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2nd August 2002 at 08:35 #13757Sanjay BangrooGuest
Call centre companies are finding new ways to beat the industry’s average attrition rate of between 20 and 35 percent. In India, companies are at pains to create a career out of it as against the US perception of an agent’s job as a stopgap for out-of-job graduates and housewives to dabble in. First, it was the focus on making the work place fun to retain people. Now companies are selling the idea that agents actually have a variety of roles to play within the company beyond the obvious one of taking calls.
MsourcE CEO, Milind Chalisgaonkar, says that people who had been answering calls for over a year were invited to apply for posts such as Project Manager, Trainer, Assistant Manager and so on.
He says , “For instance, we just sent a team of 30 people for training to the US. We need admin managers to coordinate such visits, help get the visas, organise their stay and so on,” he said. MsourcE is also telling potential recruits that they could grow to be trainers – who train the others in voice and accent, subject matter experts who walk around the floor clearing doubts that might arise as agents take calls. “We need information on common doubts that can be fed back into the training,”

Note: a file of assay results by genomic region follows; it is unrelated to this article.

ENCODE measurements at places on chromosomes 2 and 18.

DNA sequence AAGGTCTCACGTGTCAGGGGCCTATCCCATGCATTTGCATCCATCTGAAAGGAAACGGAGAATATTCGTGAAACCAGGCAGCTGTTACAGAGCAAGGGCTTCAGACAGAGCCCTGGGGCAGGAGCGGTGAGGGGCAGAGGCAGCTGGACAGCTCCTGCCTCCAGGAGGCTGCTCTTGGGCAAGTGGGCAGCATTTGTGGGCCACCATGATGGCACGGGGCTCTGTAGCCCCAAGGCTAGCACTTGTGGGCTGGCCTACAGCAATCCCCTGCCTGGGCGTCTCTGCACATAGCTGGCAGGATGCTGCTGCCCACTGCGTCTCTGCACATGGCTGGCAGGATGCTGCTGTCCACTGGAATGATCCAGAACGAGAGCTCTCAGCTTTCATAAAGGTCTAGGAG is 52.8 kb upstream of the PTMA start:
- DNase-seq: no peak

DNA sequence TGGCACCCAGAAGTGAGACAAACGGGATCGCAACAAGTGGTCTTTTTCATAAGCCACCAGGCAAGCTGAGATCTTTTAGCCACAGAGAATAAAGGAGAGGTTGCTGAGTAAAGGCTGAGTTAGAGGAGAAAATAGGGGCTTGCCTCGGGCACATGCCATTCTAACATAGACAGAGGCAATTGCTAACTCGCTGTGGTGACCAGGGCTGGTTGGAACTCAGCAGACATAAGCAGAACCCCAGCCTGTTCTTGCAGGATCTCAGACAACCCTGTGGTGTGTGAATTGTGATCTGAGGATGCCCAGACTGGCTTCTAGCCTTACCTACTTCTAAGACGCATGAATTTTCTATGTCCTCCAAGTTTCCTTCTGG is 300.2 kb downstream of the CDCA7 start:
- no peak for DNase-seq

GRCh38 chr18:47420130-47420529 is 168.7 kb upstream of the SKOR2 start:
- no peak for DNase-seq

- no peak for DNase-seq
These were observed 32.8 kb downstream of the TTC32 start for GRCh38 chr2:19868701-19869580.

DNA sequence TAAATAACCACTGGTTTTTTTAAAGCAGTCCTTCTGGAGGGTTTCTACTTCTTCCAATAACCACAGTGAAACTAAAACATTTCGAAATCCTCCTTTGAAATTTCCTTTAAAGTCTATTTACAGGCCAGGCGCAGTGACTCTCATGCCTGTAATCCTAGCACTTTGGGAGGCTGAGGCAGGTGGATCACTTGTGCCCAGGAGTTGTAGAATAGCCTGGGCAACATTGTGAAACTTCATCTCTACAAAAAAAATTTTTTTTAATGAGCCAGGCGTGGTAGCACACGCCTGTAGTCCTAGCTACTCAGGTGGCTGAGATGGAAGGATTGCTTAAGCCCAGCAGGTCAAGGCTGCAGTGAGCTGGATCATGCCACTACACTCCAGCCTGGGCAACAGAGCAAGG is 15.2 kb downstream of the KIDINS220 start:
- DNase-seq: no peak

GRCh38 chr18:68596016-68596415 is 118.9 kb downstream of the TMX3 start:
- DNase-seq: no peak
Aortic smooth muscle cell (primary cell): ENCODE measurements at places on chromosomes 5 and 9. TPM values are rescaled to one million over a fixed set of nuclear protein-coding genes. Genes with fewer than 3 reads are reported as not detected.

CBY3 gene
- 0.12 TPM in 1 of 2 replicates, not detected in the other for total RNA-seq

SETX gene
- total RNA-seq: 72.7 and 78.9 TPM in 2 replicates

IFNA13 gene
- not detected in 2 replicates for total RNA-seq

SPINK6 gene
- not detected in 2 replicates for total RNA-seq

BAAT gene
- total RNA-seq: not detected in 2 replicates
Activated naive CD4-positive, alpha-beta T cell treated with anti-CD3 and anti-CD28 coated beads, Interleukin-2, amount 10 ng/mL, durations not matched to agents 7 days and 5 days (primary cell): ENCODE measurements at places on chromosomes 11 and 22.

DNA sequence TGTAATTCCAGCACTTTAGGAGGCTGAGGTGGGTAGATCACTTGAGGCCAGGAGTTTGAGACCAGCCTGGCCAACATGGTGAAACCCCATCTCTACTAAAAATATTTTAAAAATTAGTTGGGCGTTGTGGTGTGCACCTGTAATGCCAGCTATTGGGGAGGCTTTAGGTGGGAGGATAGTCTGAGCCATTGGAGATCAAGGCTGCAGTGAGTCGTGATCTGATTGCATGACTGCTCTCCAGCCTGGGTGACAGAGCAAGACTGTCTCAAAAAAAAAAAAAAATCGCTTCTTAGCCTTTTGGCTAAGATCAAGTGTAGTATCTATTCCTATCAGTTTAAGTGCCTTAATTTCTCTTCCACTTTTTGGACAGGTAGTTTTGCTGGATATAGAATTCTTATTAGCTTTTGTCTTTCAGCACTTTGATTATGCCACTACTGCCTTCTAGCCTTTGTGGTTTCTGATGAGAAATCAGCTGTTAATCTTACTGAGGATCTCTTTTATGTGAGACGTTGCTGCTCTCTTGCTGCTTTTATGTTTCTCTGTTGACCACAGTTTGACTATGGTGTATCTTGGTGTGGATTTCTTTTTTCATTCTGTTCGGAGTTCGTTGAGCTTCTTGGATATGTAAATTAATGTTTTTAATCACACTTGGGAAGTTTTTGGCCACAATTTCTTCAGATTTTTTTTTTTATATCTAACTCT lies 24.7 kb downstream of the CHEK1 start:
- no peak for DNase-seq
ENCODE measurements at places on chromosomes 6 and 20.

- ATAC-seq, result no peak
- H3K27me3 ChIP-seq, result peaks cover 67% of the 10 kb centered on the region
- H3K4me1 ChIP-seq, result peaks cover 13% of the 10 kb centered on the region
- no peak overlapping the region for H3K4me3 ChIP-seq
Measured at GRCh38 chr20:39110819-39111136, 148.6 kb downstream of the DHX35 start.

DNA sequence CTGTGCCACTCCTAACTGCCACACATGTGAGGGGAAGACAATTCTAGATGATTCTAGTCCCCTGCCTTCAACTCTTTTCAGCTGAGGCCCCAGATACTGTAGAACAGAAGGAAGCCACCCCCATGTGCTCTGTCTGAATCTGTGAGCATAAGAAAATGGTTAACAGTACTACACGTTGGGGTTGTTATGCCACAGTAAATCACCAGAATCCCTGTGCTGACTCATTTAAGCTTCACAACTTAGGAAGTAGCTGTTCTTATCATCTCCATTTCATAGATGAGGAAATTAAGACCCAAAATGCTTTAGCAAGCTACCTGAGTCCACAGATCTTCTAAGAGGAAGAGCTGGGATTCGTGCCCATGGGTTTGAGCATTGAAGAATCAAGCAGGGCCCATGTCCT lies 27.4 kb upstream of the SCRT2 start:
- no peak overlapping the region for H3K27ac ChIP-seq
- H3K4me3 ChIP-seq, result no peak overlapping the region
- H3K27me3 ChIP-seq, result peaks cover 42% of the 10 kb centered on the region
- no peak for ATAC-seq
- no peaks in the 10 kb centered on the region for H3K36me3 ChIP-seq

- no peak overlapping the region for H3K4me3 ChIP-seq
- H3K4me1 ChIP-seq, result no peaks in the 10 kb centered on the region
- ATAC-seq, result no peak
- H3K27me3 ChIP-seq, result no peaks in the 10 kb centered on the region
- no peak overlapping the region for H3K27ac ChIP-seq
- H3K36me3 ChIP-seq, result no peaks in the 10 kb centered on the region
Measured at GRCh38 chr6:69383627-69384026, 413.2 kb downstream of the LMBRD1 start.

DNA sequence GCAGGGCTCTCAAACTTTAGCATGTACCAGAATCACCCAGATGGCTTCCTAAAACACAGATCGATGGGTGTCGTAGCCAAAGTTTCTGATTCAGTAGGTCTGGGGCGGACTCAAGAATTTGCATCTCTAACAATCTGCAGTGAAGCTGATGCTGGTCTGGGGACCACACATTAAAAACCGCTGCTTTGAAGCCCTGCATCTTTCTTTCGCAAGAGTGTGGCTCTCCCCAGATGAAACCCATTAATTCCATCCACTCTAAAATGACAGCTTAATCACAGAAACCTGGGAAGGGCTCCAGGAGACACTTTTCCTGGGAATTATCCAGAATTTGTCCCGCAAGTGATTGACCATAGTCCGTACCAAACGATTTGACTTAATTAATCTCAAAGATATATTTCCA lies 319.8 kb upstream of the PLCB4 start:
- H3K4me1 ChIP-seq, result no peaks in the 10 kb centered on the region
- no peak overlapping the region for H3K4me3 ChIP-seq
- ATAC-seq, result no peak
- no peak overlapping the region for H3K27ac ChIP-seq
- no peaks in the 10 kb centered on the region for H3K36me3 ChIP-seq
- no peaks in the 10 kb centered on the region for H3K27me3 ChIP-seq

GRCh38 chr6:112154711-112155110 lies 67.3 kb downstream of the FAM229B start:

Factors such as how competitive the company was vis-à-vis the market in compensation, how employee-friendly it was and how involved the employees felt determined the attrition rate to a large extent, he said.
To increase the `involvement’ factor, MsourcE invites the employee’s family to visit its facility. “Parents, especially of young girls, want to be reassured that their daughters may be working unconventional hours but are doing a perfectly decent job,”
says Milind Chalisgaonkar.